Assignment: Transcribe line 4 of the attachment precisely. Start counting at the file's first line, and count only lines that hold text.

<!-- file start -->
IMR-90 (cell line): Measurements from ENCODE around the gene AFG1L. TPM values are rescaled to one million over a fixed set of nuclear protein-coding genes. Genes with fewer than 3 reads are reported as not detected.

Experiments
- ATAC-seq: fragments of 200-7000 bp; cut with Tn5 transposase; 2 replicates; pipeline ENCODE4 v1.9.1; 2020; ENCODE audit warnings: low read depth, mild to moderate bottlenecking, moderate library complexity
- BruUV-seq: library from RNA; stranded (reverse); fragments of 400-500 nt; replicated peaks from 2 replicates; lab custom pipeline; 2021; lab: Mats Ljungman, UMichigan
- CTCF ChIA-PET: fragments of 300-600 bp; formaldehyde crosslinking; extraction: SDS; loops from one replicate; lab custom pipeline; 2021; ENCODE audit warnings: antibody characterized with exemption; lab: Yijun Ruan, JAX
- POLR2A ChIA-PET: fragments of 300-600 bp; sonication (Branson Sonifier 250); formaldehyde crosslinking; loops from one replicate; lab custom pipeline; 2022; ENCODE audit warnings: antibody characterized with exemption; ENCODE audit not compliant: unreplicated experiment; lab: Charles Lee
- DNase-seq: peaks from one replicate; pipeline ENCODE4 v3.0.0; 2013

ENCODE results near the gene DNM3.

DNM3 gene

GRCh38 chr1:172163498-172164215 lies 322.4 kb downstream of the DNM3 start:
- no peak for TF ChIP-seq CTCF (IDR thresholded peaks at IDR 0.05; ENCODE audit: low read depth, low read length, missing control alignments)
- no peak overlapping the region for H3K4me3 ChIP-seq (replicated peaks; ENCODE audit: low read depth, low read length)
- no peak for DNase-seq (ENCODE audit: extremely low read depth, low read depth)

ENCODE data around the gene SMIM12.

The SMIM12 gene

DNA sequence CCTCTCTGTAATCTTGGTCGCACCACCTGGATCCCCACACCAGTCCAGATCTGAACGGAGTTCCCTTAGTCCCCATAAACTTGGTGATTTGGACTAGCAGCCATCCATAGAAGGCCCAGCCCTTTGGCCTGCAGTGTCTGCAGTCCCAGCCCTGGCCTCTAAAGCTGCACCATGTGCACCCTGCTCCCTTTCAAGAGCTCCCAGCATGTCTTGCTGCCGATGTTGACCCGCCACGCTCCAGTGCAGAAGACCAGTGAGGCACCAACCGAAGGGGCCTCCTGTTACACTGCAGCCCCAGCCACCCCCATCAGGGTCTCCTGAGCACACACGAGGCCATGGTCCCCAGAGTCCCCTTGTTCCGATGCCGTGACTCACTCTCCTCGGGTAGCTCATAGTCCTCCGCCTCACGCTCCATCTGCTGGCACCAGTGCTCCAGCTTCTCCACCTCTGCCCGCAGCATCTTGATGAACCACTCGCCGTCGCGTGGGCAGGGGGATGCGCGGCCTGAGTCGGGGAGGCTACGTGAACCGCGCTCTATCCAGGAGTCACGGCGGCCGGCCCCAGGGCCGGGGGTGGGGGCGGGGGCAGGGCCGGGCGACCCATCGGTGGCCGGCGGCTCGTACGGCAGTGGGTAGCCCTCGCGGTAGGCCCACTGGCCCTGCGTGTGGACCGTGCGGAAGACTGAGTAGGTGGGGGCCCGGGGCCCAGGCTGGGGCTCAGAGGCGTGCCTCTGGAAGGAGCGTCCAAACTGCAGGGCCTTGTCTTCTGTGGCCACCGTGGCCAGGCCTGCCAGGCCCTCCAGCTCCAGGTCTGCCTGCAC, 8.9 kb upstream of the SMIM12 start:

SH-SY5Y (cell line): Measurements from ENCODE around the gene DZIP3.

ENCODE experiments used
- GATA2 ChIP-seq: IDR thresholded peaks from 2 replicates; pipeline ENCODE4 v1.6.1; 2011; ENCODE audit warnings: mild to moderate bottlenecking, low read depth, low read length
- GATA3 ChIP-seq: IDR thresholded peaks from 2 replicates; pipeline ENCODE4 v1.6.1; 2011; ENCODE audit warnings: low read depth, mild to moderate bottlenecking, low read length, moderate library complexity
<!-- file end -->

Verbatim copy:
- BruUV-seq: library from RNA; stranded (reverse); fragments of 400-500 nt; replicated peaks from 2 replicates; lab custom pipeline; 2021; lab: Mats Ljungman, UMichigan